“Imagine a pair of women who marry in Albany and then move to Alabama, which does not ‘recognize as valid any marriage of parties of the same sex,'” Scalia wrote. “When the couple files their next federal tax return, may it be a joint one?
“Which State's law controls, for federal-law purposes: their State of celebration (which recognizes the marriage) or their State of domicile (which does not)? (Does the answer depend on whether they were just visiting in Albany)?”
Scott Hamilton, executive director of the Cimarron Alliance in Oklahoma City, whose same-sex marriage was performed in Connecticut, said Wednesday that he had been assured by attorneys the federal benefits would be available to couples despite their states' laws.
But the National Gay and Lesbian Task Force said in a news release that “legally married same-sex couples (and widows or widowers) who have moved to — or now live in — a state that discriminates against their marriages, may face barriers to their federal marital protections. We will fight to ensure couples have access to vital benefits.”
Hamilton said there would be “lots of challenges we'll have to work through.”
President Barack Obama hailed the decision striking down the benefits section of DOMA and said he had directed Attorney General Eric Holder to review federal laws “to ensure this decision, including its implications for federal benefits and obligations, is implemented swiftly and smoothly.”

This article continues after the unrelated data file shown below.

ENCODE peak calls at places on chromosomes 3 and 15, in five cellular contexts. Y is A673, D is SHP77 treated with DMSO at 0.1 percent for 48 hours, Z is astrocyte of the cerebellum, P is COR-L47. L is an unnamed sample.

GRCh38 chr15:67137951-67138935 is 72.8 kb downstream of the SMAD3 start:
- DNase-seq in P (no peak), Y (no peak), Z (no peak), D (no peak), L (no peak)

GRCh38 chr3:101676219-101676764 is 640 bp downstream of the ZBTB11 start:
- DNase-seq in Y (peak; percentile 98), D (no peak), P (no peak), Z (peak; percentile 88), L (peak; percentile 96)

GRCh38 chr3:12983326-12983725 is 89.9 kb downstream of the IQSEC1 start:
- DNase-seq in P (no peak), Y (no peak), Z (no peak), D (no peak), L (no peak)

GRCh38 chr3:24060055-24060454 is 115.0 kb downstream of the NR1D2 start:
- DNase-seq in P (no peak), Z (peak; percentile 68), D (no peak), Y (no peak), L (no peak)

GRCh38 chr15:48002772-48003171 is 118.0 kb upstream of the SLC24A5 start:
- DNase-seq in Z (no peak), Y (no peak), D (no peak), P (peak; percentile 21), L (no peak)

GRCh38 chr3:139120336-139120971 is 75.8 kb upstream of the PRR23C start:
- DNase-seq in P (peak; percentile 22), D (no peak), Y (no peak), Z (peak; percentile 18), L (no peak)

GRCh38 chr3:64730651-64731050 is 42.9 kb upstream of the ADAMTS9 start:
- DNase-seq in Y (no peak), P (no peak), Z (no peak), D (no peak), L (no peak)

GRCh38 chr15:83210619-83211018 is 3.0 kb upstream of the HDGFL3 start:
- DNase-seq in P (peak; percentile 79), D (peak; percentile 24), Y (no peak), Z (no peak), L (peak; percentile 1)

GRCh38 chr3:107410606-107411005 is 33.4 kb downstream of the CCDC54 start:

In an interview, Nickles, who now runs a lobbying company in Washington, said he was disappointed and frustrated in the court's decision.
Congress approved the law and has the power to repeal it, Nickles said, noting that Democrats controlled both houses of Congress and the White House when President Barack Obama took office.
“I happen to be a believer in the Democratic process,” he said, adding that “five unelected justices” had usurped the will of Congress.
Nickles said he also took umbrage at language in the majority decision saying that lawmakers had set out to discriminate against people.
At the time the bill was passed, no states allowed same-sex marriage.
“The main pillar of the bill was that states didn't have to recognize gay marriages from other states,” Nickles said.
That section of the bill was not challenged and not addressed by the high court.